Reynolds has not disclosed that she allocated funds for that purpose, and reports produced by the nonpartisan Legislative Services Agency have not mentioned any CARES Act funding received by the governor’s office. Nor do any such disbursements appear on a database showing thousands of state government expenditures under the CARES Act.

The governor’s communications director Pat Garrett did not respond to four requests for comment over a two-week period.

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Iowa's COVID-19 website rewrites history every day

If you visit coronavirus.iowa.gov and view the graphs on the “case counts” page, you might expect to learn how many Iowans were tested for COVID-19 on any given day, and how many of those tests came back positive or negative.

You would be wrong.

Every day, records of hundreds or thousands of old tests disappear from the website. Consequently, it is impossible to reconstruct an accurate picture of Iowa’s testing numbers or positivity rates, either statewide or at a county level.

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State won't clarify how Iowa counts COVID-19 deaths

This project started with the goal of clearing up some confusion surrounding Iowa’s novel coronavirus (COVID-19) death statistics.

Specifically, I wanted to debunk a conspiracy theory making the rounds on Facebook, Twitter, and Reddit.

I also planned to explain why the number of deaths for a given day on the state’s official website (coronavirus.iowa.gov) didn’t always match the number of new deaths that had been announced on that date. Many readers had asked about the discrepancy.

I was almost ready to publish in early July, but I needed to nail down one detail. Did the total fatalities on the state website (793 at this writing) reflect all of what the U.S. Centers for Disease Control describes as “multiple cause” COVID-19 deaths, or only what the CDC labels “underlying cause” deaths?

After asking that question more than half a dozen times over two and a half weeks, I still haven’t received an answer. So much for the Iowa Department of Public Health’s supposed “transparency” and “constant communication with media” on the pandemic.

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State Fair meeting was affront to open government

Randy Evans is executive director of the Iowa Freedom of Information Council. He can be reached at IowaFOICouncil@gmail.com. -promoted by Laura Belin

The decision last week to cancel the Iowa State Fair was a reminder of the seriousness of coronavirus and the consequences of many people’s anxiety about returning to activities that normally are an important part of Iowa life.

But the State Fair’s decision also illuminated an embarrassing disconnect from the norms of government transparency and accountability in our state.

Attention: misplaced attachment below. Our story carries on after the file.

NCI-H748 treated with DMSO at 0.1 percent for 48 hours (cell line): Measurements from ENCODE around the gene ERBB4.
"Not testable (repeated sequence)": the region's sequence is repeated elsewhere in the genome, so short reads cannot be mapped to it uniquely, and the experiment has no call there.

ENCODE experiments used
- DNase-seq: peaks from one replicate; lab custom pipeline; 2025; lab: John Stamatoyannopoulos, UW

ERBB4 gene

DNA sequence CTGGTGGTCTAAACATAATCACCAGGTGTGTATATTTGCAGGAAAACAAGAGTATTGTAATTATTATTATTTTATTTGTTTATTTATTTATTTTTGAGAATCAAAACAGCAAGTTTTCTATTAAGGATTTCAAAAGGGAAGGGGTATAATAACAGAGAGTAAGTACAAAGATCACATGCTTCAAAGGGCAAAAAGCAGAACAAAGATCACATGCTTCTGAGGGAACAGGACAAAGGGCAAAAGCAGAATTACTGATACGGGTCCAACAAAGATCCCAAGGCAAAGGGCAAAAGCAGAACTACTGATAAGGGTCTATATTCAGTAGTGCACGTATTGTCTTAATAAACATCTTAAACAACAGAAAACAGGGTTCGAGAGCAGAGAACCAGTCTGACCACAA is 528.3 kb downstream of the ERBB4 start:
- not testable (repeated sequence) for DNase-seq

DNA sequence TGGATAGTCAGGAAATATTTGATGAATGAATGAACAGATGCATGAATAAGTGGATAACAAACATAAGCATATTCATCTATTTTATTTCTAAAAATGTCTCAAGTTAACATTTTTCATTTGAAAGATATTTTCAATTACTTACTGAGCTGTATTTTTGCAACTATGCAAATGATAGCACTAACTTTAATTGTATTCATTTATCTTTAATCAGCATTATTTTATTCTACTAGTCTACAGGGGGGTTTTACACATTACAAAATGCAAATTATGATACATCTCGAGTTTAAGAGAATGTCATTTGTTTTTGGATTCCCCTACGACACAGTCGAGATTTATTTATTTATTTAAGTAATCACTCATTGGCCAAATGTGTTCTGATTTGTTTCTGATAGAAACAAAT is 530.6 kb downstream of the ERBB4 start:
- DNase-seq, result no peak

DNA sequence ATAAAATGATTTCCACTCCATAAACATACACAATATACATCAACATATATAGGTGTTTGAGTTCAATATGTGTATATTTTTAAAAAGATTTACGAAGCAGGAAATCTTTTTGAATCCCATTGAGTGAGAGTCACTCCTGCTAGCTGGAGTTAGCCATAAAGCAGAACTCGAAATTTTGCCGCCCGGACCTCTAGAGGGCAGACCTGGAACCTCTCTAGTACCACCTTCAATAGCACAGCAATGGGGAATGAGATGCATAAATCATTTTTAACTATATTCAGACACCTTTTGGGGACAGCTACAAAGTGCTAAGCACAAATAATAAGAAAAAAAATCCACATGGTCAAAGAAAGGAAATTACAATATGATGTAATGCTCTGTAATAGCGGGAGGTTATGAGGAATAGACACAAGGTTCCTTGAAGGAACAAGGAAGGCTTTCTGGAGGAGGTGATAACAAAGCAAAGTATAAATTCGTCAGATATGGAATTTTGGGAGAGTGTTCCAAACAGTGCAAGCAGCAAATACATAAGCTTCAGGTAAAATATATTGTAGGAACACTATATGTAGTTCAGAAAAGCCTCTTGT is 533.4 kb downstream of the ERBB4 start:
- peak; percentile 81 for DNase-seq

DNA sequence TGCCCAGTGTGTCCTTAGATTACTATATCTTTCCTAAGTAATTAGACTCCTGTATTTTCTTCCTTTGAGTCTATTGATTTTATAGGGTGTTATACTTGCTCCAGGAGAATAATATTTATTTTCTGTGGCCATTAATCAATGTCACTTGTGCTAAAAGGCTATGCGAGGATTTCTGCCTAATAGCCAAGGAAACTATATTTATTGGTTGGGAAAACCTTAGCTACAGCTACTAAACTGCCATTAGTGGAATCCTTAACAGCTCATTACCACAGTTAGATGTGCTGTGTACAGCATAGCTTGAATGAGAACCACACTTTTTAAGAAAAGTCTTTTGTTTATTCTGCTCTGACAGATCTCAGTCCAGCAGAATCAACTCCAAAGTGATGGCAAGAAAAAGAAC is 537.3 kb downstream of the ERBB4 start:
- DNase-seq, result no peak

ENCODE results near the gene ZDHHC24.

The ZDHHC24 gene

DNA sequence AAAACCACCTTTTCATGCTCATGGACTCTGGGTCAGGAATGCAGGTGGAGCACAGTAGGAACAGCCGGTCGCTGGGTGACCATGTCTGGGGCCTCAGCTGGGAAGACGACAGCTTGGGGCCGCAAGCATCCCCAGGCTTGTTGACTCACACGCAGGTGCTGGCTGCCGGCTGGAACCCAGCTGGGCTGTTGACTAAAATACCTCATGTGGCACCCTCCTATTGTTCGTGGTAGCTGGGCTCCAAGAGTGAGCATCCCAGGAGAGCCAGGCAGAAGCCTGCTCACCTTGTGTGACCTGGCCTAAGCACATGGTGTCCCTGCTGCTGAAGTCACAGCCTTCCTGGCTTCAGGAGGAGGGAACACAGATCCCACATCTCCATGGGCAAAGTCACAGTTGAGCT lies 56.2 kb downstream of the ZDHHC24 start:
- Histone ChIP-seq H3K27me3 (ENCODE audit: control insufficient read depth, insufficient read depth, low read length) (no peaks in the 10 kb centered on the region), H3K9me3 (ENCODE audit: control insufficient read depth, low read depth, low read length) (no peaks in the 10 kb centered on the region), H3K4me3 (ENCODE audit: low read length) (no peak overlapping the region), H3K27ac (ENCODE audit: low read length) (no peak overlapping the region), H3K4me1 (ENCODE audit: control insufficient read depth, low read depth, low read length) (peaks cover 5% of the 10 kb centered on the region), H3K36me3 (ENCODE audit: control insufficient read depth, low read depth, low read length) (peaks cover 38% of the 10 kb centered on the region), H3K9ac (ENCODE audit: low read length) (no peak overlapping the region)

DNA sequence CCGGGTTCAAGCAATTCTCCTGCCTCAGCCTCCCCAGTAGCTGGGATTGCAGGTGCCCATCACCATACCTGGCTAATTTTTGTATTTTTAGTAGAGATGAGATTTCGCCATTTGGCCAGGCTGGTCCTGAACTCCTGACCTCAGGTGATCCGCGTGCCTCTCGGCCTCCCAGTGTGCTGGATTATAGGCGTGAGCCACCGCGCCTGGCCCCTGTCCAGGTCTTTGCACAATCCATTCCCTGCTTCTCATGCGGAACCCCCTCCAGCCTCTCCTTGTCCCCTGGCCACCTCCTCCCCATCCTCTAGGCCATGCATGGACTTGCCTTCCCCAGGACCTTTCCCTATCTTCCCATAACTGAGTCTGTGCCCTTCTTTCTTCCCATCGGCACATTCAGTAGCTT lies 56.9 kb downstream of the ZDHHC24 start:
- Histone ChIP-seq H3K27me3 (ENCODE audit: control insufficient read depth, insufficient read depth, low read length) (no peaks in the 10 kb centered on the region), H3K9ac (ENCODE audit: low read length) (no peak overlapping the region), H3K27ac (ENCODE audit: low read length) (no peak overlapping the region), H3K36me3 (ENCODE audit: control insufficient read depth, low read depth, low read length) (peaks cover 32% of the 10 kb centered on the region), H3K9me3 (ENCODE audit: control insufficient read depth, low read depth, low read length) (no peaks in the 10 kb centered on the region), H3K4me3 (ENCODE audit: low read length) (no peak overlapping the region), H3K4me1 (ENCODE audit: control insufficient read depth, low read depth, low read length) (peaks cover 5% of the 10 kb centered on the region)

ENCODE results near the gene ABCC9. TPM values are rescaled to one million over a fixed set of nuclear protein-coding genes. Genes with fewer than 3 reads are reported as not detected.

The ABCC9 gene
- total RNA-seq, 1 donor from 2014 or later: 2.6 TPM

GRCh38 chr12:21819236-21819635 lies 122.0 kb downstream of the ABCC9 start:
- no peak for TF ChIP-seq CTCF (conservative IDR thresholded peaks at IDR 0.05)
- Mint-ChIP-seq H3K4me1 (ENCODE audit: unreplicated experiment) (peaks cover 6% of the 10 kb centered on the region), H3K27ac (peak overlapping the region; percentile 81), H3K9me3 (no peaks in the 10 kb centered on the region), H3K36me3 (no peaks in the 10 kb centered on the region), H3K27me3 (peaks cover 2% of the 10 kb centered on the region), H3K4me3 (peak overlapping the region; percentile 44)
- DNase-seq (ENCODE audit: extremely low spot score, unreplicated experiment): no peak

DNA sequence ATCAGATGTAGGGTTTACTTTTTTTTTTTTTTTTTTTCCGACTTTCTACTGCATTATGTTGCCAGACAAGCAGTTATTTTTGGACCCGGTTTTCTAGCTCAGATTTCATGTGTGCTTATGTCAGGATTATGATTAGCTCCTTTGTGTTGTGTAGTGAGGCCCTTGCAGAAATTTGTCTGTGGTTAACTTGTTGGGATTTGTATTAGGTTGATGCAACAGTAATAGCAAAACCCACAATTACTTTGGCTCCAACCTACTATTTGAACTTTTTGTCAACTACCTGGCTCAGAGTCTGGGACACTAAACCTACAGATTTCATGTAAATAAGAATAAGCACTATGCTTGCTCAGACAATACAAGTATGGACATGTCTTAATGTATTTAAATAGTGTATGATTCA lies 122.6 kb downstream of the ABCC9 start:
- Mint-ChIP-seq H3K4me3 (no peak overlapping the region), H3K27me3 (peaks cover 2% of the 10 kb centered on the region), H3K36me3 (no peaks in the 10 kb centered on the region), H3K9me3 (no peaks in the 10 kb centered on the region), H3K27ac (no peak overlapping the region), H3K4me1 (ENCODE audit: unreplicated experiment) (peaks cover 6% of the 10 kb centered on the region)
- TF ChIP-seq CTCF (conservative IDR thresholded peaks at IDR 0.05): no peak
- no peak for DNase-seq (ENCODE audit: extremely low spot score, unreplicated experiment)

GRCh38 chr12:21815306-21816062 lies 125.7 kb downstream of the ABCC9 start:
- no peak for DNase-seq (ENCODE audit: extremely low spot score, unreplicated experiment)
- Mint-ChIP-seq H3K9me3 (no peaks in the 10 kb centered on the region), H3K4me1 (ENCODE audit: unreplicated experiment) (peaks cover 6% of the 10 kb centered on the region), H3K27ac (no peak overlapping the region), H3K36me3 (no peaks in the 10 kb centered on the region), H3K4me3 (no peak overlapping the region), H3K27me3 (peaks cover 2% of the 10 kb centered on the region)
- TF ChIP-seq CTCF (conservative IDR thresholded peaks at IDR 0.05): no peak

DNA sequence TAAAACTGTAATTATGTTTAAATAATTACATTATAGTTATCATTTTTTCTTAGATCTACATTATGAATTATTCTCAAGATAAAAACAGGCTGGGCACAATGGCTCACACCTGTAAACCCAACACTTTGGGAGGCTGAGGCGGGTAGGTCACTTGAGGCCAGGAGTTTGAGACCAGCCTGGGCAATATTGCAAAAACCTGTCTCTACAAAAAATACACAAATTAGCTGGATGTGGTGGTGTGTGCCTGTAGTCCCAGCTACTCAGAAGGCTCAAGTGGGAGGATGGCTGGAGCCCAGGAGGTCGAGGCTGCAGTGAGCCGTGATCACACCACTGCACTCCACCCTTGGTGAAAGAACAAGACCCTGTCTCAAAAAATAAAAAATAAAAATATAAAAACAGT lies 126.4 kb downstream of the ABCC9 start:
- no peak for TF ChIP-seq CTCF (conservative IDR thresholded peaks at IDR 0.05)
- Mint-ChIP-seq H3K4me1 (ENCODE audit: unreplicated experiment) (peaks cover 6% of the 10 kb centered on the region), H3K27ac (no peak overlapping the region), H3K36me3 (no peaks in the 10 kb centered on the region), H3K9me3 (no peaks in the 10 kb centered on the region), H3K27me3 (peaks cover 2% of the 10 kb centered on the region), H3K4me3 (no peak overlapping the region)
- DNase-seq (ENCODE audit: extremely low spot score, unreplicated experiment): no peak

I have attended government meetings for 50 years — from small-town city councils and school boards, to state boards and commissions. I have never seen or heard about a more outrageous abuse of the principle of open government than the State Fair Board exhibited last week.

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Reynolds dodges tough call; State Fair board dodges open meetings practice

In its most closely-watched meeting in living memory, the Iowa State Fair board voted on June 10 not to hold the fair this year, due to the coronavirus pandemic.

Although the board’s 11-2 vote was livestreamed, the brief meeting shed no light on the deliberations. There was no public discussion of the pros and cons of postponing the event until 2021. Nor did members debate alternative scenarios explored by staff, like holding a scaled-back event with limited attendance, mandatory face coverings, or temperature checks.

All board members present avoided a public stand on the difficult decision through a secret ballot vote, in apparent contradiction with Iowa’s open meetings law.

Governor Kim Reynolds’ designated representative on the body missed the meeting entirely.

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Iowans deserve more transparency to help stop COVID-19

Democratic State Senator Janet Petersen is the Iowa Senate minority leader. -promoted by Laura Belin

When trouble hits our state, Iowans want leaders who talk straight and make sure all Iowans can be part of the solution.

That’s true when we are helping fellow Iowans recover from flooding, tornados and other natural disasters. And it’s certainly true of our efforts to battle the COVID-19 pandemic.

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COVID-19 crisis underscores how vital information is

Randy Evans is executive director of the Iowa Freedom of Information Council. -promoted by Laura Belin

We have all become acutely aware in the past few weeks why masks and face shields, respirators and ventilators are so important for hospital workers and their patients.

The supply is not keeping up with the need, and that could have dire consequences for the doctors, nurses, and patients.

Likewise, the novel coronavirus crisis has underscored the importance of another valuable commodity — access to accurate, authoritative information.